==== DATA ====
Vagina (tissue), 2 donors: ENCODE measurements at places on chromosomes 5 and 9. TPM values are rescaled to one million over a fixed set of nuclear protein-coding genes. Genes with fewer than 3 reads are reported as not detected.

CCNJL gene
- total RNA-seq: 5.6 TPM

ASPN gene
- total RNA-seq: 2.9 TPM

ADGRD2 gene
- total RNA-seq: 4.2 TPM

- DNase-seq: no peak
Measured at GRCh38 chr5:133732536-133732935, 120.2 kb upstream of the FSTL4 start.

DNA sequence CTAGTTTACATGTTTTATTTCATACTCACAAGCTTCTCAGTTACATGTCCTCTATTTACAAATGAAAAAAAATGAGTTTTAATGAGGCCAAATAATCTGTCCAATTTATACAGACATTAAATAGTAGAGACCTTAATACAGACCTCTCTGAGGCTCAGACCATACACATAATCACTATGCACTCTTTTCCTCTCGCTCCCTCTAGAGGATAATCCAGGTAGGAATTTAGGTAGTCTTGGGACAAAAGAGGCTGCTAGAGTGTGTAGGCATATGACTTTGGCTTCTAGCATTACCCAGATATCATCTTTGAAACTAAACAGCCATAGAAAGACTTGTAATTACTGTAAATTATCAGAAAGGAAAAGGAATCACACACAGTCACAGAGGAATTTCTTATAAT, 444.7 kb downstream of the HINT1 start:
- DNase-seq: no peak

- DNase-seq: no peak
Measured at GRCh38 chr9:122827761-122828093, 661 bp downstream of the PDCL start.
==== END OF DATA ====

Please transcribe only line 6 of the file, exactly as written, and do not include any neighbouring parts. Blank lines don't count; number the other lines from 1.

ADGRD2 gene